The Task Force on Detainee Treatment, a bipartisan commission convened by the Constitution Project, has just released a comprehensive investigative report on "detainee treatment," stating in plain, certain terms that torture was perpetrated. The 576-page report begins with a plainspoken introductory statement summarizing its findings. Only two passages are boldfaced. "Perhaps the most important or notable finding of this panel," it states, "is that it is indisputable that the United States engaged in the practice of torture." And "the second notable conclusion of the Task Force is that the nation’s highest officials bear some responsibility for allowing and contributing to the spread of torture."


Now people who require bipartisan consensus from D.C. elder statesmen to accept a conclusion can stop regarding the torture question as unsettled and confront the fact that torture happened. Lots of people broke the law, since torture is illegal, and haven’t ever been punished.

These conclusions aren’t novel or groundbreaking.

Human-rights groups, legal observers, and journalists, among many others, have long chronicled the brutal torture perpetrated as a direct result of specific Bush Administration decisions.

Their careful findings have been correct, and the dearth of attention they’ve received is shameful. The Detainee Task Force report is nevertheless noteworthy. Its findings, based on a thorough two-year investigation, are endorsed by members in good standing of the U.S. establishment. Americans who’ve studied the facts have long known that Team Bush tortured. Now people who require bipartisan consensus from D.C. elder statesmen to accept a conclusion can stop regarding the torture question as unsettled and confront the fact that torture happened. It happened on George W. Bush’s watch, and "high officials" were partly responsible for it. Lots of people broke the law, since torture is illegal, and haven’t ever been punished.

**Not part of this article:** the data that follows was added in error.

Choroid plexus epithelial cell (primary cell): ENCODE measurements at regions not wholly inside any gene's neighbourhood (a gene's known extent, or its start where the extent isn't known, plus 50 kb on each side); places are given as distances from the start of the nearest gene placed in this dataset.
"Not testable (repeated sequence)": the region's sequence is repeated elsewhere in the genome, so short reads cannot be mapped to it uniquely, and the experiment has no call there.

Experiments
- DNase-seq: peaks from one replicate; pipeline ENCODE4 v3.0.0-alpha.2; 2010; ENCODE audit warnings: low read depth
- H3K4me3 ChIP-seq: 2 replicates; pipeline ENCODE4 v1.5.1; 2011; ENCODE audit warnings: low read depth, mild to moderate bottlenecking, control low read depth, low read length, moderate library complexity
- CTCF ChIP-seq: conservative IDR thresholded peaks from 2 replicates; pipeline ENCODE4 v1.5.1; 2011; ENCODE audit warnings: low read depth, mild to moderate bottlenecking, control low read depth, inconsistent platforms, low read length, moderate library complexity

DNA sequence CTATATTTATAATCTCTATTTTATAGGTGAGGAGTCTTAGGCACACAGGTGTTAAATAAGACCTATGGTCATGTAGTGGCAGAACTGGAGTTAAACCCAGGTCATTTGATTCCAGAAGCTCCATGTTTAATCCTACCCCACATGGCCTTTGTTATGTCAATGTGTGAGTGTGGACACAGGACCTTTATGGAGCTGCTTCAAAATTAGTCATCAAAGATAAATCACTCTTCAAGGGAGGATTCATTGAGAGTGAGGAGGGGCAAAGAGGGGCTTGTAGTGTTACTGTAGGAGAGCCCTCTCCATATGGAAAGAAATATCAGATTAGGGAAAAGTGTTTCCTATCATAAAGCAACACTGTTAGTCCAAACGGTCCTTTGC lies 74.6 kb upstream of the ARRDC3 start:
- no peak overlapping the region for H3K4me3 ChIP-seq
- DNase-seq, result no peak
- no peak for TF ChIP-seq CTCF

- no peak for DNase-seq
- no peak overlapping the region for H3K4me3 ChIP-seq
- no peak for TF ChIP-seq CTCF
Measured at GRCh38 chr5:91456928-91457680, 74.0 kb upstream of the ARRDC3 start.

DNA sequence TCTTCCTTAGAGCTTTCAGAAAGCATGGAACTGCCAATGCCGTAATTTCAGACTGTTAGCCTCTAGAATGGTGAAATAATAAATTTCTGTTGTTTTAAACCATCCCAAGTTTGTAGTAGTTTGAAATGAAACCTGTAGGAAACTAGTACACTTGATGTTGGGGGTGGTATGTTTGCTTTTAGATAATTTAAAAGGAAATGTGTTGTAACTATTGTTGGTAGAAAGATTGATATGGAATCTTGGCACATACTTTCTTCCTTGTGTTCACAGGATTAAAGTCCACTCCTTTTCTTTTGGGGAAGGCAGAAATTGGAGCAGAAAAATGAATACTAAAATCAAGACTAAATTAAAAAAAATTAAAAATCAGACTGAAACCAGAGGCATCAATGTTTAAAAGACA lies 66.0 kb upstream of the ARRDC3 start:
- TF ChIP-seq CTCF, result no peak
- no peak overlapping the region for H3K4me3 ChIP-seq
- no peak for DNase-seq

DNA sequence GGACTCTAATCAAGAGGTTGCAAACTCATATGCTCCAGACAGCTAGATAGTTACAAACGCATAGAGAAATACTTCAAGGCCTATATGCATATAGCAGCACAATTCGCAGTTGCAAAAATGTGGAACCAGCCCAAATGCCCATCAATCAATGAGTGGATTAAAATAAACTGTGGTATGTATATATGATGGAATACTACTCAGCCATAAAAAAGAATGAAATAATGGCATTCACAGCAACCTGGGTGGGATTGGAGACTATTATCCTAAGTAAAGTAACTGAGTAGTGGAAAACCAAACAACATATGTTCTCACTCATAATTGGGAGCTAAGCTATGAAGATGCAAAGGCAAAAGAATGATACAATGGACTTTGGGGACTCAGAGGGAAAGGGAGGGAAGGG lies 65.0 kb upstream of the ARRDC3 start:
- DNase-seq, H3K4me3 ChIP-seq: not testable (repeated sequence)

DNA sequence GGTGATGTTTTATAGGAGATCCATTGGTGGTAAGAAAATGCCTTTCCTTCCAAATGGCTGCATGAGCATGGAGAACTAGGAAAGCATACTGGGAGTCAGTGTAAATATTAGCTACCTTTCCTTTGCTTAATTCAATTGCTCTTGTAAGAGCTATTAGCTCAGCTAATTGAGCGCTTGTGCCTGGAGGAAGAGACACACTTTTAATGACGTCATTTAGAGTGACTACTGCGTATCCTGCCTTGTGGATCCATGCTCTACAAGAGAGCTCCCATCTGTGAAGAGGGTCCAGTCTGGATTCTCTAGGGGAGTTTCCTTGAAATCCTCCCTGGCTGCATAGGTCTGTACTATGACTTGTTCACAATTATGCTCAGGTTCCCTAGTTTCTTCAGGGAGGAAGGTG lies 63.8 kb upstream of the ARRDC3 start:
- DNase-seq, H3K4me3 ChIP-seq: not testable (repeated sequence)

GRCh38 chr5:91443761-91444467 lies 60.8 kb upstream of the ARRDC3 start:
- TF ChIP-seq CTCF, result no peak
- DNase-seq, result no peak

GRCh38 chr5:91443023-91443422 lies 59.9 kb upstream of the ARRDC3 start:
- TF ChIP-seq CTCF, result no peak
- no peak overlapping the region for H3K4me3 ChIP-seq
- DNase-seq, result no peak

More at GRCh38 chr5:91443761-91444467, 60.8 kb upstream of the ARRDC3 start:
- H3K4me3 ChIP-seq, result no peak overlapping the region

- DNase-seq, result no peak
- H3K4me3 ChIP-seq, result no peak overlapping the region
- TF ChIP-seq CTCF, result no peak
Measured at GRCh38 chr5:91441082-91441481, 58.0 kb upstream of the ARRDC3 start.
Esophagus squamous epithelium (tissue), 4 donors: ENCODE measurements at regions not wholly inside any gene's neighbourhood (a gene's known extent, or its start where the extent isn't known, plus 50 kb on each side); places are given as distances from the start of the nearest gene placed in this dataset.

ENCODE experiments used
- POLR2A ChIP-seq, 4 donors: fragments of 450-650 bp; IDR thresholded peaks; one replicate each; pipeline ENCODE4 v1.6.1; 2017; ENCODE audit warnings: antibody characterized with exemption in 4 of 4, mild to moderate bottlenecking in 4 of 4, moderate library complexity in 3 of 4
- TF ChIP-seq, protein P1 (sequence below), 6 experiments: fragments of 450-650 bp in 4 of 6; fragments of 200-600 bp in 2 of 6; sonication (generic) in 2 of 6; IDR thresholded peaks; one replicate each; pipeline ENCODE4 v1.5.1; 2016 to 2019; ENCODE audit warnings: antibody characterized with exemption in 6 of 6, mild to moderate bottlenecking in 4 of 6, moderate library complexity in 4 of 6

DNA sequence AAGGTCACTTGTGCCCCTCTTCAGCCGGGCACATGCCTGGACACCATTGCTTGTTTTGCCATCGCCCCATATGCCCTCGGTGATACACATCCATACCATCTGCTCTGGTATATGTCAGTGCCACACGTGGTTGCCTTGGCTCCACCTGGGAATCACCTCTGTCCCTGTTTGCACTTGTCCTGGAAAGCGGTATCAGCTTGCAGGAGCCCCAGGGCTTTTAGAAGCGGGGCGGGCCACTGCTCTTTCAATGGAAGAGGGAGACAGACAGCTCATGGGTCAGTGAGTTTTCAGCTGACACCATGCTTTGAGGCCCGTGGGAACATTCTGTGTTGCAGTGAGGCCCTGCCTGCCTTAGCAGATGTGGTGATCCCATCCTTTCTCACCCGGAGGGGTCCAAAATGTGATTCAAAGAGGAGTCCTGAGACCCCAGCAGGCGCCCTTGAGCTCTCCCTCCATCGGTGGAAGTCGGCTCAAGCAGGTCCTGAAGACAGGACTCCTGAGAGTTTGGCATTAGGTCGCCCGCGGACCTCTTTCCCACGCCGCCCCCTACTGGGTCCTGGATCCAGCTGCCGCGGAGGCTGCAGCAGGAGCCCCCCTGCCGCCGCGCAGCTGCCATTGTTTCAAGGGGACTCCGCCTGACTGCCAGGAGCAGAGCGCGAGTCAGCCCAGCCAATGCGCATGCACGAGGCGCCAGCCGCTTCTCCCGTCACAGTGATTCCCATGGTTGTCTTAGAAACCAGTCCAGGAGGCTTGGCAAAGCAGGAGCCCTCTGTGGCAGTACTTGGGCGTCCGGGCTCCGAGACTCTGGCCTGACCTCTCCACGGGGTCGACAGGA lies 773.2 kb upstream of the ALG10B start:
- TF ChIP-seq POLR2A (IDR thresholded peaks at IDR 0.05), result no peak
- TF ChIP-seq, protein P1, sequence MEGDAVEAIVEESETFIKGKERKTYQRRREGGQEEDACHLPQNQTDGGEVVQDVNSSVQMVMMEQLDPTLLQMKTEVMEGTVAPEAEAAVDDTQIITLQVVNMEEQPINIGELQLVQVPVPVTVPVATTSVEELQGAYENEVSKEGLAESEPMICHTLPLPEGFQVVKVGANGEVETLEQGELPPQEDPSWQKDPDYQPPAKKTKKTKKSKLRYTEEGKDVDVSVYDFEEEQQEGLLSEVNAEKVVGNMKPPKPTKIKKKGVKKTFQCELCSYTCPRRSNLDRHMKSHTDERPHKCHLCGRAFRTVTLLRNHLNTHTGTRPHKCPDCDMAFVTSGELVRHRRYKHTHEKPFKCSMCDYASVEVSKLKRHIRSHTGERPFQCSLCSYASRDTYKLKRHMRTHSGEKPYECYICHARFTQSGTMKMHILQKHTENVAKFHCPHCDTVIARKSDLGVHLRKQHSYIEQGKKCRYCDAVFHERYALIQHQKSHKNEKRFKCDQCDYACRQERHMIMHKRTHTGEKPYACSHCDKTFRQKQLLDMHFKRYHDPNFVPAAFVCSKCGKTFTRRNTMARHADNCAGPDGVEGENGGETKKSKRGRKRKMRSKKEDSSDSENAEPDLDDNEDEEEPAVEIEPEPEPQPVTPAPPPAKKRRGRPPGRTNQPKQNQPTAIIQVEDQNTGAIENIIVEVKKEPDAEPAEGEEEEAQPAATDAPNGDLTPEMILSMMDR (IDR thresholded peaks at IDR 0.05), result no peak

So say the elder statesmen.

They include Asa Hutchinson, who served in the Bush Administration as a Department of Homeland Security undersecretary from 2003 to 2005, and as the administrator of the Drug Enforcement Administration before that; James R. Jones, a former U.S. ambassador to Mexico and a Democratic member of the House of Representatives for seven terms; Talbot D’Alemberte, a former president of the American Bar Association; legal scholar Richard Epstein; David Gushee, a professor of Christian ethics; David Irvine, a former Republican state legislator and retired brigadier general; Claudia Kennedy, "the first woman to receive the rank of three-star general in the United States army"; naval veteran and career diplomat Thomas Pickering; William Sessions, director of the FBI in three presidential administrations; and others.